YARNELL, AZ - In Yarnell, more than 100 homes were damaged or destroyed when the wildfire swept through the small town.
Some structures burned completely to the ground while others stand untouched next door. But which homes survived and which did not may not be random or simple chance, according to a study released by the Pacific Biodiversity Institute .
The Institute undertook a rapid analysis of the Yarnell Hill fire and found that the majority of homes in Yarnell and neighboring communities did not appear to be fire safe.
"The main thing is that the homes that had removed vegetation from around the home have a much better chance at survival than the homes that didn't," said Peter Morrison, institute director and lead author of the report.
Using satellite images to examine homes before the blaze, Morrison and his team found that only 11 percent of homes in Yarnell appeared to be "fire safe," meaning they had a clearance around the property.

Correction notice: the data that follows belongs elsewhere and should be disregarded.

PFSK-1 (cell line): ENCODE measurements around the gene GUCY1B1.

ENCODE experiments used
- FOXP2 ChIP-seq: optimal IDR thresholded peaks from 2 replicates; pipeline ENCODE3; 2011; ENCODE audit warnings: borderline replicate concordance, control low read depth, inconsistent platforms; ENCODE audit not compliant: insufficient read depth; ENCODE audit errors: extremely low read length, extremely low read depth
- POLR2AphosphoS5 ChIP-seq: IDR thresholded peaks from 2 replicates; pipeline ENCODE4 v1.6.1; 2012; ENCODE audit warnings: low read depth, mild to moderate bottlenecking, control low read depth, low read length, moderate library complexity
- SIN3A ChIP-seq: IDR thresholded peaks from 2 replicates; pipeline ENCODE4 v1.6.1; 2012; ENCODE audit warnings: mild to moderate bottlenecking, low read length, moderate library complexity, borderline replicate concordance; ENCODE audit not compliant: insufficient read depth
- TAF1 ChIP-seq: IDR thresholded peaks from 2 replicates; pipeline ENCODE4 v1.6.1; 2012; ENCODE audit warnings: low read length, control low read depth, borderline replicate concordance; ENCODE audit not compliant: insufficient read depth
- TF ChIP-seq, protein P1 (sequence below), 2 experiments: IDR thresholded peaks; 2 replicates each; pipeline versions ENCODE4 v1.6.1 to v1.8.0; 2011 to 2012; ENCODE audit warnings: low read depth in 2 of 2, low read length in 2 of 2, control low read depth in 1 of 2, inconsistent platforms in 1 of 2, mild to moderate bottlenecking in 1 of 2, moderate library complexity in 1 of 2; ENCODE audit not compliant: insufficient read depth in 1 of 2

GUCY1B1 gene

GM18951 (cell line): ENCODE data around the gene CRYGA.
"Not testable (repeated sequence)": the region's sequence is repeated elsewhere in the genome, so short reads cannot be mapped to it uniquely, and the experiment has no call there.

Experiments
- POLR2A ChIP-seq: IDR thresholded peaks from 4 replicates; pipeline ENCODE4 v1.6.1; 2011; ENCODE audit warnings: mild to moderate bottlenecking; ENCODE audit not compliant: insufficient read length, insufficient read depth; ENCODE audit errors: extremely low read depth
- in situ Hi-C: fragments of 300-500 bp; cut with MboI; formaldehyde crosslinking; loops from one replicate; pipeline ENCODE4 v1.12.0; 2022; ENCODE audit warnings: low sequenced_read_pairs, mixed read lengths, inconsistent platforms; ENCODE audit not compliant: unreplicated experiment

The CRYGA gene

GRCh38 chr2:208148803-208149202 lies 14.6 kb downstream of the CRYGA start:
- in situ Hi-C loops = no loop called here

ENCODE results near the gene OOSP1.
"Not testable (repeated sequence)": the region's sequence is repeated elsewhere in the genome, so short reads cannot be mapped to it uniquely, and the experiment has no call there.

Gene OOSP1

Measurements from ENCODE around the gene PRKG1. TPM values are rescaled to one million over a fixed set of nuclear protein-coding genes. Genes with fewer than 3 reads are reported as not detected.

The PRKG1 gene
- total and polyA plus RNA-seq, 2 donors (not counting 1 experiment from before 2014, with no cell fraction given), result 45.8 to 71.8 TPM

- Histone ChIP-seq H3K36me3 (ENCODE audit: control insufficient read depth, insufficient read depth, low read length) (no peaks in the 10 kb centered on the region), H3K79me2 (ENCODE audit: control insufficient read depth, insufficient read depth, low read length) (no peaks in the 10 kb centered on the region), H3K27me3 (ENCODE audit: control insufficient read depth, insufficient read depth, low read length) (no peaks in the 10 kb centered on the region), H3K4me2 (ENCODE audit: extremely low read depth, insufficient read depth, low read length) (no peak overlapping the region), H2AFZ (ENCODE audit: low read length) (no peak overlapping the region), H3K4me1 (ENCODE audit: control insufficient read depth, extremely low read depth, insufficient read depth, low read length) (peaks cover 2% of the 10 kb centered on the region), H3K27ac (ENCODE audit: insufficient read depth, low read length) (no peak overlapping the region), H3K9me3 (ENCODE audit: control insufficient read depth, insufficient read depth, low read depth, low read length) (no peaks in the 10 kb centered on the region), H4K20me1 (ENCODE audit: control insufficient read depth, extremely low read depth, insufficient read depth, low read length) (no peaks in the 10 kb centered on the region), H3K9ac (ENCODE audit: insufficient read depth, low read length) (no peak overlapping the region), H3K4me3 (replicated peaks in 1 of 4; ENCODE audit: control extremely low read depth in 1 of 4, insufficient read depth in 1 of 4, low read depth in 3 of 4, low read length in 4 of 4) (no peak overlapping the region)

Of those fire-safe homes, the Institute discovered 95 percent survived. For homes that were not fire safe, the survival rate was about 30 percent.
Morrison said that's problematic for a town in an area that had not seen a wildfire in more than 40 years.
"It was actually right on schedule," Morrison said. "There are billions of dollars that are spent every year trying to deal with wildfires. A lot of that is somewhat futile. It's like throwing money into a fire and expecting to stop it."
Morrison isn't the only person raising questions about the preparedness of communities situated in areas prone to wildfires.
At the exact spot where the 19 Granite Mountain Hotshots lost their lives, the crew's founder, Darrell Willis, said that the focus has to shift from reaction to prevention.
"If all communities across the western United States had a priority on defensible space, if they were taking care of their property, we wouldn't have to put firefighters between homes (and the fire)," he said.
"It makes a lot of sense," he said. "I think there's a pretty unanimous consensus that we need to make our homes and communities much more fire safe."